Once all of these forms are submitted to the court, you will be mailed a Scheduling Notice that tells you that your hearing request is approved. If you do not file the correct forms, or submit an incomplete form, you will be sent a Rejection Notice and a Correction Form.

Once you have received your Scheduling Notice with your scheduled hearing, the next step in the Virginia divorce process is to appear at the hearing.

While at the hearing, you have to provide evidence to support all of the allegations that you made in your bill of complaint. You must also bring your witnesses to that hearing so that they may be heard in court.

This witness must be someone that has direct knowledge of the information alleged in your complaint, and not someone with second-hand knowledge.

If you filed for divorce, you are known as the moving party, and if you fail to show up to the hearing, your divorce case will be dismissed after a 30-day review period.

Option 2: Divorce by Deposition or Affidavit

If you wish to avoid a formal hearing before a judge or commissioner, you also have the option in the Virginia divorce process of using a deposition or affidavit. This is very helpful when one of the parties in the divorce proceeding cannot make it to a hearing, and when you would like a very quick divorce.

The divorce still needs to be an uncontested, no-fault divorce, which is already relatively quicker in process than a contested divorce.

If all issues in your divorce are settled or one spouse does not wish to participate in the divorce process, an uncontested no-fault divorce by way of deposition or affidavit can take place. In order for this to occur, an affidavit or a written deposition by the plaintiff and a third-party witness must be presented to the court.

Regardless of whether by affidavit or deposition, you must file a complaint with the court and wait for an answer from your spouse.

Many times, a court will specify the information they require in their depositions and affidavits. This process is different from an oral hearing, because you will not submit a Hearing Request Form.

In order to go through a divorce by deposition, the deposition should take place in an attorney’s office. A deposition is sworn testimony that is taken outside of court. The deposition must take place under oath and it must be recorded by a court reporter. Once you have these depositions taken, you must file them with the Clerk’s Office of your circuit court.

The process of divorce by affidavit is similar to a divorce by deposition. An affidavit is a sworn written statement that is used as evidence by a court. So, instead of having a deposition taken inside of an attorney’s office, you can simply write out your own sworn statement and submit it to the court. To be sworn, you have to affirm the information and sign in front of a notary public.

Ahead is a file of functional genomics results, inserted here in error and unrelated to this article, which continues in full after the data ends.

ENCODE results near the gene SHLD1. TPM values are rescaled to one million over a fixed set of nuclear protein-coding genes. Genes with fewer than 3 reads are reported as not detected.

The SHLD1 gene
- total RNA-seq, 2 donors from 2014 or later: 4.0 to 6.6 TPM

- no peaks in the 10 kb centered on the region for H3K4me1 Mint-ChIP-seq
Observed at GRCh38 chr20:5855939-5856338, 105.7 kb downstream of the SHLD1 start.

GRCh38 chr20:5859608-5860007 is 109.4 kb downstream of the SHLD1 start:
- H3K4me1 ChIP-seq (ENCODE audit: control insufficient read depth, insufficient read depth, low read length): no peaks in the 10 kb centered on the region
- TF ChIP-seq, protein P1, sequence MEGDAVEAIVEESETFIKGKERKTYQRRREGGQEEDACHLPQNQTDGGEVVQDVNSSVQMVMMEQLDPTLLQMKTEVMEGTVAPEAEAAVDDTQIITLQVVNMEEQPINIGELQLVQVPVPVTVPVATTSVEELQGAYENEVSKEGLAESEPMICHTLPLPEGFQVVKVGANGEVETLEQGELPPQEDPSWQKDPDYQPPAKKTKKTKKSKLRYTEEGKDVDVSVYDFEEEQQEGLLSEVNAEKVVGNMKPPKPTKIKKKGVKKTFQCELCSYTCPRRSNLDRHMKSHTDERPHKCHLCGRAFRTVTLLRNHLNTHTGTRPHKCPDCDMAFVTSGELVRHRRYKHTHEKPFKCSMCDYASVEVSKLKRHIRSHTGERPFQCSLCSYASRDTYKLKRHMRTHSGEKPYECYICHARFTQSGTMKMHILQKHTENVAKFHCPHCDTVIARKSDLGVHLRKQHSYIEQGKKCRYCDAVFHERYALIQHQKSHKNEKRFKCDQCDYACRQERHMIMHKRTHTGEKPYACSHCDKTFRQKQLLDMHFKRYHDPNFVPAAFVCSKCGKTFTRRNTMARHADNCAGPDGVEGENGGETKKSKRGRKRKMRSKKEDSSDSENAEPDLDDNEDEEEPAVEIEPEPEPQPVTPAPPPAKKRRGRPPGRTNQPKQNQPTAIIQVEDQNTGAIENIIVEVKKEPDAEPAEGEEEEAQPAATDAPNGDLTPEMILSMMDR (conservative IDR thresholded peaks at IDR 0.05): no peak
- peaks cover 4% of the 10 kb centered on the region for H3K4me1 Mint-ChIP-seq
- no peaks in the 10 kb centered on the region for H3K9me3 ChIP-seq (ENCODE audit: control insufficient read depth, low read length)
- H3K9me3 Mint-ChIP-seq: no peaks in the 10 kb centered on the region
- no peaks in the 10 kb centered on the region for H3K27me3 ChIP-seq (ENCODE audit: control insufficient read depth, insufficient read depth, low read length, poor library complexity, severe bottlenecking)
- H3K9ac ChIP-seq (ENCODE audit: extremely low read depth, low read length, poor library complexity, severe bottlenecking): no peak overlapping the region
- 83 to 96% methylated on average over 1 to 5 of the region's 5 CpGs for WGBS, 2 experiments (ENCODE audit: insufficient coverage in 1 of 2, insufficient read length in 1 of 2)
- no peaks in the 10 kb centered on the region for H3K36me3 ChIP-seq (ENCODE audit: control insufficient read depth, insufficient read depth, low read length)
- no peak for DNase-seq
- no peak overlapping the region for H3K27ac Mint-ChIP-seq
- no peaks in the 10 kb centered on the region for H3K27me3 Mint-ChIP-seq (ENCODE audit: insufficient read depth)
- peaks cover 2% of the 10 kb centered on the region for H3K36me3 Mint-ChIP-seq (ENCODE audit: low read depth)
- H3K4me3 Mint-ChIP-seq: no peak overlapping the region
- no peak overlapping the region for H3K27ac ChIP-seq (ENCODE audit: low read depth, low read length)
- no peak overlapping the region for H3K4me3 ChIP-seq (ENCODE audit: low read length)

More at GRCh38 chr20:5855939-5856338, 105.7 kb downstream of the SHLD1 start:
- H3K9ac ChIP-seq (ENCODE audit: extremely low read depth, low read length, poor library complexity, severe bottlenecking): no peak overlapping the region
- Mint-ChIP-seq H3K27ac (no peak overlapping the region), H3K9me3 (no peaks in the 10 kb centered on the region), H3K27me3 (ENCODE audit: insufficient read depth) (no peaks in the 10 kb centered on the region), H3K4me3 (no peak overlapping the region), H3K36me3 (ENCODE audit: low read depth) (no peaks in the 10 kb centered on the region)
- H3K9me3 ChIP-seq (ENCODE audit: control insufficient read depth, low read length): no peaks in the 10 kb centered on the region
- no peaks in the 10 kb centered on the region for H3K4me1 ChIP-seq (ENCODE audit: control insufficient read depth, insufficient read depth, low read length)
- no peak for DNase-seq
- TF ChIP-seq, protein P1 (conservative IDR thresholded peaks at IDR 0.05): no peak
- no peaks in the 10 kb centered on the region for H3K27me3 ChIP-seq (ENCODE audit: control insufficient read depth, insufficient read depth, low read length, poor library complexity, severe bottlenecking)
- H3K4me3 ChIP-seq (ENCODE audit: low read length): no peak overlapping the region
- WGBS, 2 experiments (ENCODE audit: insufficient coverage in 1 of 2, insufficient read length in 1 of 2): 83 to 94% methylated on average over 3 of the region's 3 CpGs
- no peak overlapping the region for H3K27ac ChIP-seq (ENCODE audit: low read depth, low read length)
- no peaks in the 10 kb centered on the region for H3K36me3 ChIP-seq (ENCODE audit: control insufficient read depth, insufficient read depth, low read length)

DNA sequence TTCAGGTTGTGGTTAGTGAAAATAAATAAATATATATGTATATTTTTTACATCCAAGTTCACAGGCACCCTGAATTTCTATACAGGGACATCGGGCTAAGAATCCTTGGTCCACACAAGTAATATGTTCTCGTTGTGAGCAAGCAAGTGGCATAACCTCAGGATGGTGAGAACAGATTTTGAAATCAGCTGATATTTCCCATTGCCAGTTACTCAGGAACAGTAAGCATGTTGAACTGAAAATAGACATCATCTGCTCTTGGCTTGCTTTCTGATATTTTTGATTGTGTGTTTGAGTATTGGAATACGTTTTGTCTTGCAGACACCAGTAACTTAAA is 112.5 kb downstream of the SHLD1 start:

You are not required to appear in court for either of these options, and that means you may avoid unpleasant interactions with your spouse. However, it is important to note that while some courts allow these types of divorce, others do not.

For this reason, it is important to consult an attorney before you decide to go through with this type of divorce.

Step 6: The Result of your Divorce Proceeding

Once you have completed the above steps as required in the Virginia divorce process, you must wait for the court to enter a ruling. The judge may rule orally at the end of your hearing, or the judge may take the matter under further advisement.

Generally, a judge will issue a verdict on your divorce during the hearing. The judge will issue what is called a Final Decree of Divorce, which essentially finalizes your divorce. Once the judge has signed the Final Decree of Divorce, your divorce is finalized and you will be mailed a certified copy of the Final Decree of Divorce from the court.

It is important to note that you must comply with all aspects of the Final Decree of Divorce, or else you will most likely be back in court.

Contested Divorce Process in Virginia

As you can plainly see, the Virginia divorce process is complicated even when both parties of the divorce agree on all issues. If your divorce is considered contested under Virginia’s divorce process, things only become more complicated.

Since contested divorce proceedings are even more complex, it is best to consult an attorney to counsel you through the process. However, to give you a preview of what that might look like we’ve prepared another article on our website to discuss the Virginia contested divorce process.


The Virginia divorce process can be extremely complex. For this reasons it’s recommended to get an experienced family lawyer. Otherwise, you may make mistakes that could cost you much more than simply not being able to divorce your spouse. For that reason, it may be helpful to consult an experienced family law attorney to help you through the Virginia divorce process.

[1] Va. Code Ann. § 20-91

[2] Va. Code Ann. § 20-95

[3] Va. Code Ann. § 20-91

[4] Va. Code Ann. § 8.01-261